Rolling Stone (6.15.95)
Siouxsie and the Banshees
Roseland, April 28, 1995
It was as though all the older bats escaped from hell: Victorian Trent Reznors; caped Count Choculas; thirtysomethings in wedding dresses, black lipstick, and Maniac Panic dye jobs; a drag queen in farm-girl bondage, featuring pigtails, latex corset, and a touch of gingham. They had all defied the laws of nature and come to Roseland in the spring twilight to revel in pleasure and worship the high priestess of goth. They were not to be denied.
The audience's early '80s art-school aesthetic was the only thing that looked dated once the band took the stage. For starters, Siouxsie Sioux came out without fright-mask makeup, wearing what seemed to be a spangly mohair jumper. Supported by her core band members of the past two decades - her drummer husband, Budgie, and bassist Steven Severin - along with cellist Martin McCarrick and guitarist Jon Klein, Siouxsie unfolded a noirish sound of polish and depth. Clearly, she has progressed well beyond goth. At times her performance was so tight, it was ... Vegas goth!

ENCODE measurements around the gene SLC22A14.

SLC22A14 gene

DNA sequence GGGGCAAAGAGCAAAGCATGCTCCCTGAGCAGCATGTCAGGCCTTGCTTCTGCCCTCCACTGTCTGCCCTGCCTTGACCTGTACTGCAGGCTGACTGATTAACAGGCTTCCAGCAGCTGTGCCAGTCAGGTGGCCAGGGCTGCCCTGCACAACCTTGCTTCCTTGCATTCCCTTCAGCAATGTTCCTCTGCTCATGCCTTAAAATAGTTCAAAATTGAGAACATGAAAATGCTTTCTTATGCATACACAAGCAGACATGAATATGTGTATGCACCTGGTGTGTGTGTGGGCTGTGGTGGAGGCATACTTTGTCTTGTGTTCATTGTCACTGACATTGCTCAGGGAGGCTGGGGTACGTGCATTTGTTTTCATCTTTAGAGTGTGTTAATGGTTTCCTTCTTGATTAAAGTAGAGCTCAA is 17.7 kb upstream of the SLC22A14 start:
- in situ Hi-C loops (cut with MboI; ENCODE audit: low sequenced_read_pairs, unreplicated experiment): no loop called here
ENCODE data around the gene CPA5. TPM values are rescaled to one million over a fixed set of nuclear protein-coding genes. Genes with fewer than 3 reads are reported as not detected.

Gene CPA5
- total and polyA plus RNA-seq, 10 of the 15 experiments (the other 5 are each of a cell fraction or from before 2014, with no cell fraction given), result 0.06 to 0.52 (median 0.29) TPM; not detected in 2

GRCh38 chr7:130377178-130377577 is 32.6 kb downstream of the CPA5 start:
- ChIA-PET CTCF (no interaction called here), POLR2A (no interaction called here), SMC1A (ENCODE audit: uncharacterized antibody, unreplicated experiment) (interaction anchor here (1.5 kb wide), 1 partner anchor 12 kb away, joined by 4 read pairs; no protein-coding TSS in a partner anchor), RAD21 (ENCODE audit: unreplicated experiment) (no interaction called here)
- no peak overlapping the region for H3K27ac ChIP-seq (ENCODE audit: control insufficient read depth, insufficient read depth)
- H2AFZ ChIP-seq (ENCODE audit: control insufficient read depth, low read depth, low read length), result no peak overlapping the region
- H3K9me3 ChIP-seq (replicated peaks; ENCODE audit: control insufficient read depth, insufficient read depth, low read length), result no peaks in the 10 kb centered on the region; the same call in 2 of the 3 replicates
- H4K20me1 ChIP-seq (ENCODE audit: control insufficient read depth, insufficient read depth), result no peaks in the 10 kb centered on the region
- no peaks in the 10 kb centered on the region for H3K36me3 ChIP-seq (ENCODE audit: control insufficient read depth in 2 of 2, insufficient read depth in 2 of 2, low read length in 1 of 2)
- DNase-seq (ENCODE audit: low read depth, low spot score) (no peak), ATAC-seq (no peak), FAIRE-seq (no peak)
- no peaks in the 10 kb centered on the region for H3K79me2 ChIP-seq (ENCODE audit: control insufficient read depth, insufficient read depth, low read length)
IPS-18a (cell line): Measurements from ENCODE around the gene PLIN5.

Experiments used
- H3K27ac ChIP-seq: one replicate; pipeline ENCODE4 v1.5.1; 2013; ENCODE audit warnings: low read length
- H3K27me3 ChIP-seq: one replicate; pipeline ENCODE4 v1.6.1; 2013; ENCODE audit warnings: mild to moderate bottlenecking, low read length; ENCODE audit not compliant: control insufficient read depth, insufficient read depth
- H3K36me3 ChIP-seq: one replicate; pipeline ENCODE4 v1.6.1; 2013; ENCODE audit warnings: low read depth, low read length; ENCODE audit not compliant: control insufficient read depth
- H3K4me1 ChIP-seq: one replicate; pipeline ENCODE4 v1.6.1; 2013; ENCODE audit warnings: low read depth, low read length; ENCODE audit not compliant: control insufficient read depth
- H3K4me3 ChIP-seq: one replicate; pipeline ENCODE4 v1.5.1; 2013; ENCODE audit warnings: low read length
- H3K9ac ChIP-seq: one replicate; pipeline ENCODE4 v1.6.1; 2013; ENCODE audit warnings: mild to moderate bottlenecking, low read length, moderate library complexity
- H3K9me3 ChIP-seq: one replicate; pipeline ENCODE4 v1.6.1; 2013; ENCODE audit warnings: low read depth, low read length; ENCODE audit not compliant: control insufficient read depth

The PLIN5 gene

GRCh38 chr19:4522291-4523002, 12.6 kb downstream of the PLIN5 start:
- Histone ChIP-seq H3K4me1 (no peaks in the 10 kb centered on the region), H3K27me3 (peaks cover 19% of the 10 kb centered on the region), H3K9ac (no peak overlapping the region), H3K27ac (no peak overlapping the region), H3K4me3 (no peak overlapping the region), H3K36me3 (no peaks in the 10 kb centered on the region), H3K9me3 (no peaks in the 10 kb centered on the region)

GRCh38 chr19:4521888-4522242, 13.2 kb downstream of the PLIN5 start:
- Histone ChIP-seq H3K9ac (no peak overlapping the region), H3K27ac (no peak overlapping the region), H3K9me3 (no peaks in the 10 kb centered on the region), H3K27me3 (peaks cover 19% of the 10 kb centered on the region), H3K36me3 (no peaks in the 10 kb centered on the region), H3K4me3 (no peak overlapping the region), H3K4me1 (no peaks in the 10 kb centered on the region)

Opening with the droning "Double Life" and "Forever" from this year's The Rapture (the band's 14th LP), the band established a trancelike, hypnotic tone from the outset. Whatever the show lacked in momentum, it made up in sonic texture and Siouxsie's animated delivery. Her time-honored bat-Aspara goth dance on "Face to Face" obscured the fact that the atmospheric dirge creeps along like practically every song in her repertoire. A blast from the past - "Christine" - was all it took for the reverent floor to erupt, sending sacrifical moshsurfers and roses flying towards the stage.
The band bult up a mesmerizing stop-and-go pace, reaching a psychologically penetrating crescendo with "B Side Ourselves." The Banshees elevated this obscure track to sainthood solely by virtue of their impassioned theatricality. By even then the unconverted members of the audience, like me, were worshipping at their altar.
Billy Van Parys